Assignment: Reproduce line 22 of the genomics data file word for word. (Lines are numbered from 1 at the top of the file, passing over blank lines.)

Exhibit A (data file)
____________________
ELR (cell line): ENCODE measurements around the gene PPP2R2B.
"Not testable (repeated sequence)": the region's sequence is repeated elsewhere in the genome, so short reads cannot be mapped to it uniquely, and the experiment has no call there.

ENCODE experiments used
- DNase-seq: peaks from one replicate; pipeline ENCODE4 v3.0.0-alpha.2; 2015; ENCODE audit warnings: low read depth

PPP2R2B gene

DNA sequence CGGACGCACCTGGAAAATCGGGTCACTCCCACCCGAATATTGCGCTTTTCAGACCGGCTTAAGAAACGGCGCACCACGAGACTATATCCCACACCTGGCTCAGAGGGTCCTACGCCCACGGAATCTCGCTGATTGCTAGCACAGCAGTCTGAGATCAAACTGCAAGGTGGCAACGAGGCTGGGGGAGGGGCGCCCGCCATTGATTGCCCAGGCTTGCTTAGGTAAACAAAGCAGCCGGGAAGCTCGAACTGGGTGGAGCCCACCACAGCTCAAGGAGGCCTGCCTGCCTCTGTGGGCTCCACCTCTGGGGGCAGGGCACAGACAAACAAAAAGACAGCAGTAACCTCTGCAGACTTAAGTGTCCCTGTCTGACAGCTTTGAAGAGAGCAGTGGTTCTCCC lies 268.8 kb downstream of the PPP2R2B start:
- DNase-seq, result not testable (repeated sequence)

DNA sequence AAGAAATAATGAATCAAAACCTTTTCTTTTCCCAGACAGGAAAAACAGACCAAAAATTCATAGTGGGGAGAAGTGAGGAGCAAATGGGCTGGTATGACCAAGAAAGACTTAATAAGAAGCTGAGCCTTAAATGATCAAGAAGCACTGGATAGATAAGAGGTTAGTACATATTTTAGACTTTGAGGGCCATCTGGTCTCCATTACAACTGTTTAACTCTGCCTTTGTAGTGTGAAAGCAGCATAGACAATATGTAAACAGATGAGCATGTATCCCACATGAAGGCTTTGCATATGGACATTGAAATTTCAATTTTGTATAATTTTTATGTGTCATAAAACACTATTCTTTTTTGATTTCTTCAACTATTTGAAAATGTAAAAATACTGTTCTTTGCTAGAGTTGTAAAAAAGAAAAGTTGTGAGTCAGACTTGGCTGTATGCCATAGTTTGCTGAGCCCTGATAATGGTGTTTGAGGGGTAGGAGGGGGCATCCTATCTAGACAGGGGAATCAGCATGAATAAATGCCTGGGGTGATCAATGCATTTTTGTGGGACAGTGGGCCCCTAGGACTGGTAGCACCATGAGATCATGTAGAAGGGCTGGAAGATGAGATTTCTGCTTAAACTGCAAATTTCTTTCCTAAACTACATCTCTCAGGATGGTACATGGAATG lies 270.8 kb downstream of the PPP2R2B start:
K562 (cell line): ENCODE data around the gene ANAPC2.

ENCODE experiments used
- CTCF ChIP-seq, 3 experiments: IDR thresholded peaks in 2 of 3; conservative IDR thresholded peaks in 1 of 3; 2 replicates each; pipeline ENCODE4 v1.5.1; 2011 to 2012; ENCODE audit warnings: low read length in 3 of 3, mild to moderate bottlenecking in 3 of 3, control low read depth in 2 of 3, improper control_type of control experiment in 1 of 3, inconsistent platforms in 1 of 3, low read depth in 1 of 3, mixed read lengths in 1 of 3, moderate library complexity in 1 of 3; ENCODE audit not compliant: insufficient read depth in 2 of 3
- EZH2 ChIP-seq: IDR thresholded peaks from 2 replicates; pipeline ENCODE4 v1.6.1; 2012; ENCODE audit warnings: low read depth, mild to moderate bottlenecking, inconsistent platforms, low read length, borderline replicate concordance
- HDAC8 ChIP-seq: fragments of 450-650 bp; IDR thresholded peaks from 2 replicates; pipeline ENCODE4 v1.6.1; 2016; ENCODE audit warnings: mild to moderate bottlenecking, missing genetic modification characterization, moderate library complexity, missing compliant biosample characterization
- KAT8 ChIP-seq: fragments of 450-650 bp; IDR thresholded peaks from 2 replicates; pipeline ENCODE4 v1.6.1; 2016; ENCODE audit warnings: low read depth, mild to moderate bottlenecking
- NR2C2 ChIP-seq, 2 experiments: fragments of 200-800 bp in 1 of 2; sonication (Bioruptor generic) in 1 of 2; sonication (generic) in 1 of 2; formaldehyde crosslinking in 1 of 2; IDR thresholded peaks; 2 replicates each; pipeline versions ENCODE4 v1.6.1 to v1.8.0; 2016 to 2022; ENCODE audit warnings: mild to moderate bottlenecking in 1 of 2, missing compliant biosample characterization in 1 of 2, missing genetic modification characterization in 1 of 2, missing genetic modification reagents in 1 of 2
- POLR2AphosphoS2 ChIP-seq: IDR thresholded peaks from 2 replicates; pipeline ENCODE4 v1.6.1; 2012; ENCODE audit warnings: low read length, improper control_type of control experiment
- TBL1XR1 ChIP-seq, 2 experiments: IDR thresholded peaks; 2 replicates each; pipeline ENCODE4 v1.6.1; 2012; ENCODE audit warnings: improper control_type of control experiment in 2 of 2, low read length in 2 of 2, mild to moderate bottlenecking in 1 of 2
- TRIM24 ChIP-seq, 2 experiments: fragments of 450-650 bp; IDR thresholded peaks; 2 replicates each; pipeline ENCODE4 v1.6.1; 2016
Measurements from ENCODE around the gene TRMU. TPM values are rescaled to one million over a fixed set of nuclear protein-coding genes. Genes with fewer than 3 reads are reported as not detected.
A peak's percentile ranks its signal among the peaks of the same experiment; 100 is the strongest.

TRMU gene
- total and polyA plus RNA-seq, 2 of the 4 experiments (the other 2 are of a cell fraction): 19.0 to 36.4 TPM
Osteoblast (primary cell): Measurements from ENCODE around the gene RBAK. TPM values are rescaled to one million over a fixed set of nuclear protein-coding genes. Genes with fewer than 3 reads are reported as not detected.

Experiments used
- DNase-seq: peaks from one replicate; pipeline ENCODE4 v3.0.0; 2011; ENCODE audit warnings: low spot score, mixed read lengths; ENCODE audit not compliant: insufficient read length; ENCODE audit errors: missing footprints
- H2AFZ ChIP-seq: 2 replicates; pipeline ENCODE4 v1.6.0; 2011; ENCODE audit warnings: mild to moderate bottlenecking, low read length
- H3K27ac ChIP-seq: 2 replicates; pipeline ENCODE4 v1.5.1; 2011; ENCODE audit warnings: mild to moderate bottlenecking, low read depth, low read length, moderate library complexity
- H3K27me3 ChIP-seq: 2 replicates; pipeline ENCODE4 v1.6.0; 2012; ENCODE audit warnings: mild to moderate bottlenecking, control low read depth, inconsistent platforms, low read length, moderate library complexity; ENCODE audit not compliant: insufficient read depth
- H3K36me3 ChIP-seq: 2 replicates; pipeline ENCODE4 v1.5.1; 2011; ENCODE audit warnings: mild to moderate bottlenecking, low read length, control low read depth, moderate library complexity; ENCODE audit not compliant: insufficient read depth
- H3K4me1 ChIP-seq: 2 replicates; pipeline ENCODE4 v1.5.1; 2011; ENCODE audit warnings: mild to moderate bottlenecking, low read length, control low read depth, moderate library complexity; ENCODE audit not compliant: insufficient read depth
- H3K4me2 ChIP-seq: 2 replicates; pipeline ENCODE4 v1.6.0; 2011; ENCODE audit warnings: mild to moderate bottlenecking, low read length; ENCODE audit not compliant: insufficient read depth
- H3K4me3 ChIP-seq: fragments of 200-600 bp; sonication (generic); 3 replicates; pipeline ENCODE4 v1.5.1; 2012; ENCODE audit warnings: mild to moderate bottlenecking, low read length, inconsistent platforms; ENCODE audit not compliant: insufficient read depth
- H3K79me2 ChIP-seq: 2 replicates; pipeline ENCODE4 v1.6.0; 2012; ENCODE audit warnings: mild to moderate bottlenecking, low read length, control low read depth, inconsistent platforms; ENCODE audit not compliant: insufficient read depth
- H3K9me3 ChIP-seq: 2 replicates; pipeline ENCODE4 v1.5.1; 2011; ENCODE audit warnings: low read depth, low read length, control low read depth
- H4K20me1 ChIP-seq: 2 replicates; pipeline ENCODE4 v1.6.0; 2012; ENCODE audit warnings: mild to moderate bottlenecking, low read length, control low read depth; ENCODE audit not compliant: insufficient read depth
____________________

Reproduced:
- total and polyA plus RNA-seq, 2 of the 4 experiments (the other 2 are of a cell fraction): 19.0 to 36.4 TPM